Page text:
Measuring the individual's conception of knowledge and knowing in action
To overcome the challenges involved in exploring the conceptions of knowledge, researchers have also pointed out a need for authentic measures (Hofer, 2004; Sandoval, 2009). Here, “authenticity” means that individuals’ conceptions of knowledge and knowing are explored in real-world situations, for example in classrooms, and in different problem-solving or information-searching situations. The major advantage of authentic assessment is that it enables capturing such aspects, like students’ justification of knowledge, that are too complex and multifaceted to lend themselves to mere self-report methods. Authentic measurement may improve the reliability of the study because the findings do not depend on the respondents’ abilities to describe their conceptions. In addition, authentic measurement makes it possible to consider the characteristics of the context in which epistemic thinking is activated (Mason, Ariasi, & Boldrin, 2011; Sandoval, 2009). It provides an opportunity to deepen an understanding of the situated nature of thinking (Barzilai & Zohar, 2012; Hofer, 2004; Kuhn, lordanou, Pease, & Wirkala, 2008).
Recent studies have found that authentic measurements, such as searching information about a controversial topic and problem-solving tasks with open-ended questions, provide an opportunity for students to reflect spontaneously on their beliefs about knowledge and knowing (Barzilai & Zohar, 2012; Ferguson, Braten, & Stromso, 2012; Hyytinen et al., 2014; Mason et al., 2011). These kinds of measurements are found to be rich sources concerning how students analyse, evaluate, integrate, and justify the claims and sources of information and knowledge. They also show the criteria by which students evaluate not only knowledge but also the evidence that supports the knowledge (Hofer, 2004), as well as the way in which students respond to conflicting sources of knowledge.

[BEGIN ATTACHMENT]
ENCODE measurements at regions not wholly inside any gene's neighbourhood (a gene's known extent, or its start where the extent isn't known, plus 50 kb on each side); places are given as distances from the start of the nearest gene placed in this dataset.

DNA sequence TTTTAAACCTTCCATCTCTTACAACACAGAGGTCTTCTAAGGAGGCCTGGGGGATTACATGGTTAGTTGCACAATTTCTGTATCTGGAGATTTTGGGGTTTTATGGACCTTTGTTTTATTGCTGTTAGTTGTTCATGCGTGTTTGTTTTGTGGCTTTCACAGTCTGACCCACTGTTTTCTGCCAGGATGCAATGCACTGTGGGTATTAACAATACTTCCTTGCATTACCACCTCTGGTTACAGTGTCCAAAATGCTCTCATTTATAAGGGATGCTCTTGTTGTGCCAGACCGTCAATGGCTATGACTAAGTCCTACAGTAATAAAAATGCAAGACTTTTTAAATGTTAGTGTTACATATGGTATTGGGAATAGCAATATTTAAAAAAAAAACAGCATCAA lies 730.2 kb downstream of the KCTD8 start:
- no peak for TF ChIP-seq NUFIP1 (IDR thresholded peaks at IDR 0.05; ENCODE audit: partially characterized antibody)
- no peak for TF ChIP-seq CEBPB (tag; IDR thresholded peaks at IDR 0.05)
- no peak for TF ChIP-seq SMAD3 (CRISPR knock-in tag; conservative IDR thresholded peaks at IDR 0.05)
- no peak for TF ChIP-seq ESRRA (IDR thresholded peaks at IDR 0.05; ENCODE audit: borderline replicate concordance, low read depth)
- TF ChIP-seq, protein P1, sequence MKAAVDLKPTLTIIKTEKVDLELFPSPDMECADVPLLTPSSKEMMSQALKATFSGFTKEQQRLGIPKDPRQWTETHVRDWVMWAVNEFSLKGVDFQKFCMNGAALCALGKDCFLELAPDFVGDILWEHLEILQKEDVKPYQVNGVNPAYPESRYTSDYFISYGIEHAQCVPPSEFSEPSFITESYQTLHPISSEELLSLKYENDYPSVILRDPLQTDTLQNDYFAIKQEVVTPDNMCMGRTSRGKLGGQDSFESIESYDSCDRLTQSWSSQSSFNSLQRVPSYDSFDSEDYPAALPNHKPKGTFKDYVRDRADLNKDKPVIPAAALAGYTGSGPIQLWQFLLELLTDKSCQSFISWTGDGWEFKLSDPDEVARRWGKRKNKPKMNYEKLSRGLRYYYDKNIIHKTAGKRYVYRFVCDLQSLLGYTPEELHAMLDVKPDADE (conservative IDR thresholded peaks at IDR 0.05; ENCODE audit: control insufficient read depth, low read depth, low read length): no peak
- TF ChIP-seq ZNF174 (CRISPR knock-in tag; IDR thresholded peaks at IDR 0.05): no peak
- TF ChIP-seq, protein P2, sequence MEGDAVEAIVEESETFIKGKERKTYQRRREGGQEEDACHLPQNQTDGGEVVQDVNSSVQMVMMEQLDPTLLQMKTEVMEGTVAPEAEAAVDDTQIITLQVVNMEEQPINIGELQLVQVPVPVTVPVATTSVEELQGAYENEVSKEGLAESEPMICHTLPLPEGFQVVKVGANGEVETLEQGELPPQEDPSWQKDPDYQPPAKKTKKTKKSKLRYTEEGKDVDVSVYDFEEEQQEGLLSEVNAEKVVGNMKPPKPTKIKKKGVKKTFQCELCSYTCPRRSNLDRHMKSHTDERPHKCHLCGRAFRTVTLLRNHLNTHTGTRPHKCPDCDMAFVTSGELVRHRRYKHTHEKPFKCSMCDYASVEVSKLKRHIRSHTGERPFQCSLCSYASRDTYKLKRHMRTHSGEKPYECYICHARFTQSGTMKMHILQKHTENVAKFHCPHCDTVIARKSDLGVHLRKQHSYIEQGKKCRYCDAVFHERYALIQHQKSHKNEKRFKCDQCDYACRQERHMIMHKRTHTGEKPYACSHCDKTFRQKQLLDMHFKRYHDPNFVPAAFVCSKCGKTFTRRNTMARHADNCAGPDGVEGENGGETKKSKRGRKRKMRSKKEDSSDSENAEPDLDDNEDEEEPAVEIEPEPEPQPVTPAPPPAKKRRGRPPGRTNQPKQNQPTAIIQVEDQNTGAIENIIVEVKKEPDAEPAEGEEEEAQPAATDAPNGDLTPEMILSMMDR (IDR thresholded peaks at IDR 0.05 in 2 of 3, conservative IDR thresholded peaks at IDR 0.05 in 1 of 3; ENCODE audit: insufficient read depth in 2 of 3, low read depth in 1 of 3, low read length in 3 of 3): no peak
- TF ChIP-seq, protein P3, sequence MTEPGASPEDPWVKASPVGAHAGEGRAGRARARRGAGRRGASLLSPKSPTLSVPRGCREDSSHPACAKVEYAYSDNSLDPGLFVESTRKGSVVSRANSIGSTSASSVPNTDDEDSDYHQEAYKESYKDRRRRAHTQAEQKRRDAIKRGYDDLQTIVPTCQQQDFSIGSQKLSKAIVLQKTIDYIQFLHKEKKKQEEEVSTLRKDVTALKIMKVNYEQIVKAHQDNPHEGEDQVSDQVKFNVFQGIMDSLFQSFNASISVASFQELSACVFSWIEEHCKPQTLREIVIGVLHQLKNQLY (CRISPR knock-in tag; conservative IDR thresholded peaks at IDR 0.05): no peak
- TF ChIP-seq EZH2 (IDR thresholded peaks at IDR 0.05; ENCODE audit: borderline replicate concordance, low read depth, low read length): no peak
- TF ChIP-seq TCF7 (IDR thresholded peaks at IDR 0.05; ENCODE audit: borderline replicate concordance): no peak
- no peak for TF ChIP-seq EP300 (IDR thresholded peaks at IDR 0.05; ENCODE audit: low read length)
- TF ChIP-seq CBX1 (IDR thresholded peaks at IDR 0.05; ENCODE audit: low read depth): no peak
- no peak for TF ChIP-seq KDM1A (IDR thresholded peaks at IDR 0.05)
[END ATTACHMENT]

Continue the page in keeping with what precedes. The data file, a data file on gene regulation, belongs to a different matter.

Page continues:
Literature on these issues displays several facets as to how to explore individuals’ conceptions of knowledge and knowing in action. One way is to connect an authentic approach to the concurrent data collection strategy. For example, some researchers have combined online search and knowledge integration with a think-aloud method and video observation (e.g., Barzilai & Zohar, 2012; Hofer, 2004; Stromso & Braten, 2014), while others have focused on how students acquire, justify, process, and utilise knowledge from various sources in an open-ended problem-solving situation (e.g., Hyytinen et al., 2014). Furthermore, concept maps together with storylines or detailed written explanations have proved to be valuable tools for exploring students’ reflection, justification, and use of knowledge (Koponen & Nousiainen, 2013; Nousiainen, 2013). Such maps have also been found to provide various insights into analysing the development of students’ understanding (Schwendimann, 2014).